September 6, 2014

Super Heroine vs. Super Villain

Sometimes an author will try writing a novel in a different genre. Of course, she sometimes succeeds in writing a good story and sometimes not. Evelyn Coleman is the author of many children’s books. In 1998, she wrote an “adult thriller.” What A Woman’s Gotta Do is her first and apparently only adult novel.

When her fiancée Kenneth Lawson fails to show up at the courthouse so they can get married, a disappointed Patricia Conley, the protagonist/narrator, sits for several hours in the restroom crying. When she leaves the courthouse, she is pissed off at Kenneth for standing her up. She becomes even more pissed off when she stops in a cafe near the courthouse and sees him sitting in a back booth with another woman.

When two detectives show up at her house later and question her about her car, she fear something bad has happened to Kenneth. The car was found behind the restaurant with the keys still in it and blood on the steering wheel and seat. She doesn’t tell them Kenneth had been driving it. She claims someone broke into her garage and stole it. Why would she lie? She is a journalist and feels the need to find out herself what happened. Besides, she, having grown up in foster homes, learned you don’t rat on anybody. She must find out if Kenneth is dead and if so who killed him. If he is alive, she intends to kick his butt for standing her up.

In her search for Kenneth, Patricia has to fight two super villains—a geneticist and his wealthy backer. Both white men, driven by greed, want to exploit a genetic discovery the geneticist stole from an African tribe, the Dogon. To say what the discovery was would be a spoiler, but, trust me, the way in which each villain wants to use the knowledge is a surprise.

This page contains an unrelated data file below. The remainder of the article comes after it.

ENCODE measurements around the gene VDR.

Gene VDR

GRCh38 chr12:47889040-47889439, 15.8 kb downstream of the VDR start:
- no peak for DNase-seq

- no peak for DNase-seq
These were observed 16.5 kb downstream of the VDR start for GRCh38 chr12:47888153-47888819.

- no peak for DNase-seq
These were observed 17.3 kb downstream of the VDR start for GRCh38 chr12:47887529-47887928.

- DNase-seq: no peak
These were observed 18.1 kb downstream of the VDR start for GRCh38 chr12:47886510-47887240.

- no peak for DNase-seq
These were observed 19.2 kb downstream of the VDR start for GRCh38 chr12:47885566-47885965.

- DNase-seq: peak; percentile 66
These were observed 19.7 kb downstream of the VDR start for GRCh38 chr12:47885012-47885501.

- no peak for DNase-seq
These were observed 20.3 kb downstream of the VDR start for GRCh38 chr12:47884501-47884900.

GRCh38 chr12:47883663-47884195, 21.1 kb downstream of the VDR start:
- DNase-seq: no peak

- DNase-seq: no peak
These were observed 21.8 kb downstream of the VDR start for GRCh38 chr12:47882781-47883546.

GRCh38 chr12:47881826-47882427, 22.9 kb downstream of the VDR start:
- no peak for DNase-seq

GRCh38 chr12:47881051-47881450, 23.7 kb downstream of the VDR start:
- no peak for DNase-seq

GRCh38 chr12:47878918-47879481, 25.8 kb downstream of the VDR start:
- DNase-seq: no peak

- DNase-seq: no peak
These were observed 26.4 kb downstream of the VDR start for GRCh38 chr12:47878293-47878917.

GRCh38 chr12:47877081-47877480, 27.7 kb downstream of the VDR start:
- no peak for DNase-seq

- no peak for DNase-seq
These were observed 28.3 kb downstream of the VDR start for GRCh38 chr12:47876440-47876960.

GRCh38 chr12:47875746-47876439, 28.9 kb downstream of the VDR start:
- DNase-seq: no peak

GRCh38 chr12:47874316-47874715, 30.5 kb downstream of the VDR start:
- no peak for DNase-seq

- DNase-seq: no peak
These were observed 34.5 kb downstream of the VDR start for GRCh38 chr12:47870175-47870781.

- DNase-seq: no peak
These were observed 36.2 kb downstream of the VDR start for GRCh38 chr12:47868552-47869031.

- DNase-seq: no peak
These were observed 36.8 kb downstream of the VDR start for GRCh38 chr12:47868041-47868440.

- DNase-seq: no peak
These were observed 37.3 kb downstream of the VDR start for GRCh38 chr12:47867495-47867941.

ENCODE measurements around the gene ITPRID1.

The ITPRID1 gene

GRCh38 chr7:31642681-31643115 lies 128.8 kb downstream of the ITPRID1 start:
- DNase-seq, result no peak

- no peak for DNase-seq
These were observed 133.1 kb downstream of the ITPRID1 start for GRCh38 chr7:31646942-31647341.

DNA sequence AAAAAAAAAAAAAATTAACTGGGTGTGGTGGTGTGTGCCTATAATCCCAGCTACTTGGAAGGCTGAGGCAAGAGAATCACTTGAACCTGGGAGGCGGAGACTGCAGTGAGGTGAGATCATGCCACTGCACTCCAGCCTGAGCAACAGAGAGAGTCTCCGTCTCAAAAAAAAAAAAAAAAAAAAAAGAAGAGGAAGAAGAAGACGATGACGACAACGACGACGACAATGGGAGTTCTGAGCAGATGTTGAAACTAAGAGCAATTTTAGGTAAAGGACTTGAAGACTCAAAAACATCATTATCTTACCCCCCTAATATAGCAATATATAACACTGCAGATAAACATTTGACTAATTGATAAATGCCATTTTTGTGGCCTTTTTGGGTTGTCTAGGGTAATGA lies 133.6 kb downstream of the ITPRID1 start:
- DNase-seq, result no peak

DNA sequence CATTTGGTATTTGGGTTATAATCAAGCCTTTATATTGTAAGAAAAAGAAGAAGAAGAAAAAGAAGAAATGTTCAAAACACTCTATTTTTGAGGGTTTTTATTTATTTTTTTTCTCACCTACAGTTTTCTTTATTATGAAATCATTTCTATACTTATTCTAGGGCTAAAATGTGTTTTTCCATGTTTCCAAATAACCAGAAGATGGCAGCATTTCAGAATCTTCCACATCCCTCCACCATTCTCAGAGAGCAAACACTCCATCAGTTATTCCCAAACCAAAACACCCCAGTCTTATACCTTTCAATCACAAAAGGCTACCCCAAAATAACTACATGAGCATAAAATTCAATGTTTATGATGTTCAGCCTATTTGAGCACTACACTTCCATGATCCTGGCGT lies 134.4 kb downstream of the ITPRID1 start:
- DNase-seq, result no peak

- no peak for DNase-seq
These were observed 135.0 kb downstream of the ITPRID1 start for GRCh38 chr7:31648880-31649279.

The plot of What A Woman’s Gotta Do has all the necessary elements (heavy doses of violence and a modicum sex) of a thriller. Coleman’s detailed descriptions of the Dogon religious view of the world, which she neatly weaves into the plot, sent me to Wikipedia. The Dogon are a real tribe living in Mali in West Africa. I like the idea of a real African tribe functioning as a fictional character in a plot in which the Africans acquired scientific knowledge a long time ago that the white folks are only beginning to acquire. Coleman clearly did an excellent job in researching the Dogon culture. But good research doesn't make a good story.

Unfortunately, Patricia Conley, the main character, is not strong enough to be a super heroine. She is an investigative journalist on the Atlanta Guardian newspaper. She also is a former alcoholic and skilled in the martial arts, which makes her a tough customer for men to deal with. Fire, closeness, and anything to do with God or spirit scares her, which explains why she considers herself a lost soul looking for someone to love her. “Shit” is her favorite word because “For some reason, an I-don't-give-a-shit attitude and a sailor's gruff will take you a long way at a newspaper. That and cursing like one." Her only friend Carol, a reporter on the Atlanta Guardian, also uses “shit” a lot, making her sound exactly like Patricia.

I neither like nor dislike Patricia. Since she elicits no emotional reaction, she fails to achieve super heroineness. If one member of a musical duet is off key, the result is a bad performance. In a story, character and plot must be in harmony. If one element fails, the story may still work, but if both fail, the story fails. In What A Woman’s Gotta Do, plot and character don’t harmonize.

Some of you might well like the novel because the super heroine dodges bullets, beats up a couple of bad guys, figures out what the super villains are up to, and has a hate/love affair with a nice man.


1 comment:

bookishtenders said...

Hi! I’ve nominated you for the Liebster Award! Congratulations!
Bookish Tenders